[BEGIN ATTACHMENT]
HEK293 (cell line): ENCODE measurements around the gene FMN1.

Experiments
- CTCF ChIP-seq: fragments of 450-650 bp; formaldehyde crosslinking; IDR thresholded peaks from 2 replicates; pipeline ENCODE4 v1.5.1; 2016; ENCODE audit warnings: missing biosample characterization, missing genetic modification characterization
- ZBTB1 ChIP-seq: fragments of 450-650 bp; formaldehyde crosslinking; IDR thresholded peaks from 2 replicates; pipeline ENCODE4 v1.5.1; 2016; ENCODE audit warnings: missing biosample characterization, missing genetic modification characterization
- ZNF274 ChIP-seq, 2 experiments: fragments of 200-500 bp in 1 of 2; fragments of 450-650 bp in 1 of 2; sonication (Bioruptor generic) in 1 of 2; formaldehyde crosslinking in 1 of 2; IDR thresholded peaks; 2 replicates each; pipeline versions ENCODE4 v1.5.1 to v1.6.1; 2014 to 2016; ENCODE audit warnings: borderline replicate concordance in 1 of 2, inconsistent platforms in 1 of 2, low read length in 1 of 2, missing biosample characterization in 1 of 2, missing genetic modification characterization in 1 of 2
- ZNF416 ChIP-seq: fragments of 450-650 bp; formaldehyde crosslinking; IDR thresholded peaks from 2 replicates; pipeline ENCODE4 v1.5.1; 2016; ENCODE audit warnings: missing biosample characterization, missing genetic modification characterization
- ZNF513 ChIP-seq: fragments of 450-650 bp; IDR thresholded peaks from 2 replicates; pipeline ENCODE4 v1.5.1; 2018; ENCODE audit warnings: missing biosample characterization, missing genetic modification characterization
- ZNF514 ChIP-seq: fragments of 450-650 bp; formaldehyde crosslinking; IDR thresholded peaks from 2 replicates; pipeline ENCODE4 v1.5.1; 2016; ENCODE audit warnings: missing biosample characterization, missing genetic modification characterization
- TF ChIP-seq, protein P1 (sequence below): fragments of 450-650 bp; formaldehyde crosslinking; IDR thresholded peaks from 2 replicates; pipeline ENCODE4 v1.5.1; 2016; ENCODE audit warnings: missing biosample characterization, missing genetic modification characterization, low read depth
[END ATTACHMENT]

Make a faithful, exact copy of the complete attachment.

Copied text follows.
HEK293 (cell line): ENCODE measurements around the gene FMN1.

Experiments
- CTCF ChIP-seq: fragments of 450-650 bp; formaldehyde crosslinking; IDR thresholded peaks from 2 replicates; pipeline ENCODE4 v1.5.1; 2016; ENCODE audit warnings: missing biosample characterization, missing genetic modification characterization
- ZBTB1 ChIP-seq: fragments of 450-650 bp; formaldehyde crosslinking; IDR thresholded peaks from 2 replicates; pipeline ENCODE4 v1.5.1; 2016; ENCODE audit warnings: missing biosample characterization, missing genetic modification characterization
- ZNF274 ChIP-seq, 2 experiments: fragments of 200-500 bp in 1 of 2; fragments of 450-650 bp in 1 of 2; sonication (Bioruptor generic) in 1 of 2; formaldehyde crosslinking in 1 of 2; IDR thresholded peaks; 2 replicates each; pipeline versions ENCODE4 v1.5.1 to v1.6.1; 2014 to 2016; ENCODE audit warnings: borderline replicate concordance in 1 of 2, inconsistent platforms in 1 of 2, low read length in 1 of 2, missing biosample characterization in 1 of 2, missing genetic modification characterization in 1 of 2
- ZNF416 ChIP-seq: fragments of 450-650 bp; formaldehyde crosslinking; IDR thresholded peaks from 2 replicates; pipeline ENCODE4 v1.5.1; 2016; ENCODE audit warnings: missing biosample characterization, missing genetic modification characterization
- ZNF513 ChIP-seq: fragments of 450-650 bp; IDR thresholded peaks from 2 replicates; pipeline ENCODE4 v1.5.1; 2018; ENCODE audit warnings: missing biosample characterization, missing genetic modification characterization
- ZNF514 ChIP-seq: fragments of 450-650 bp; formaldehyde crosslinking; IDR thresholded peaks from 2 replicates; pipeline ENCODE4 v1.5.1; 2016; ENCODE audit warnings: missing biosample characterization, missing genetic modification characterization
- TF ChIP-seq, protein P1 (sequence below): fragments of 450-650 bp; formaldehyde crosslinking; IDR thresholded peaks from 2 replicates; pipeline ENCODE4 v1.5.1; 2016; ENCODE audit warnings: missing biosample characterization, missing genetic modification characterization, low read depth